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What is probate litigation?

On Behalf of | Jun 6, 2023 | Estate Planning, Probate, Probate Litigation |

Probate is the court proceeding that takes place to administer the estate of a deceased person. It can happen with or without a will. If there is a will, someone must file that document with the court. The probate process is administrating the estate of the person who died, whether with or without a will.

Probate can become complicated, particularly if the decedent did not leave a will. If they do not make their wishes clear, there are assets and potential beneficiaries. Disputes will likely ensue, often resulting in probate litigation if the parties cannot agree.

Examples of probate litigation are:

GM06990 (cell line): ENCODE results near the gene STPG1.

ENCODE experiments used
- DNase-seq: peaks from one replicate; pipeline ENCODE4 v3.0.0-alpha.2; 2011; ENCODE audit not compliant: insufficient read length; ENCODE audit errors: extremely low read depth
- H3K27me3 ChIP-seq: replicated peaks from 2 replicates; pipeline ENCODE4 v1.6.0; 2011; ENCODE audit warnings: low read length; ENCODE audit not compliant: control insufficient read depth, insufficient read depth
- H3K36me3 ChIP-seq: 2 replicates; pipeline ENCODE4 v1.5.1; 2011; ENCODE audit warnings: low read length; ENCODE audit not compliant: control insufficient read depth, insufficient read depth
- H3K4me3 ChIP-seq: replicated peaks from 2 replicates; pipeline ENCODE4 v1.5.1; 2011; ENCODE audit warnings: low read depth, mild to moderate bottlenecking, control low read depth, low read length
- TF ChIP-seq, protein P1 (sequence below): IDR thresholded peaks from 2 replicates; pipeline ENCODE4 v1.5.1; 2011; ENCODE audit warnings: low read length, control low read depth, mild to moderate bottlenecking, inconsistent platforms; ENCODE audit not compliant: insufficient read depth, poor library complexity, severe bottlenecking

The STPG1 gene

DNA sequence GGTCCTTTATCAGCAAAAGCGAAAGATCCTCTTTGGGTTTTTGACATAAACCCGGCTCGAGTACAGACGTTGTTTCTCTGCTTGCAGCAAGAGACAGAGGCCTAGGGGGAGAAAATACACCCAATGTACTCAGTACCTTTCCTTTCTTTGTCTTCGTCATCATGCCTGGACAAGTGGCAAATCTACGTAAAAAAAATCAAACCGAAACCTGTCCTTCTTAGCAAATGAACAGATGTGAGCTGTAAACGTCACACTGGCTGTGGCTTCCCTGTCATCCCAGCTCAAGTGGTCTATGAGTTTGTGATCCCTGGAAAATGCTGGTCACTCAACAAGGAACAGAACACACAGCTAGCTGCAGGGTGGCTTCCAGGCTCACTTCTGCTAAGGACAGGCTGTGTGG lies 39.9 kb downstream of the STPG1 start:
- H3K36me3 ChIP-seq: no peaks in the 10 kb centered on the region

• When potential beneficiaries contest a will
  • When it is unclear whether the will is valid
  • When a potential beneficiary is contesting something in the will, like undue influence

What is undue influence?

Undue influence means that someone influenced the person who wrote the will when the person was not in their full mental capacity to think and decide for themselves.

What are other reasons for disputes in probate?

Other reasons for probate litigation are a beneficiary seeking to remove the executor of the decedent’s will because of a breach of their fiduciary duty. In that case, the person must submit proof to the court that the executor breached their duty, in what capacity and when.

Intestate succession laws

If a person dies without a will, the court will appoint an executor, and the decedent’s assets will be distributed among their closest relatives based on intestate succession laws, which are the laws that dictate to whom a decedent’s assets go if they did not leave or have a will.

The probate process is often time-consuming and lengthy, so people choose to do estate planning with attorneys and try to stay out of the probate process, which is possible.


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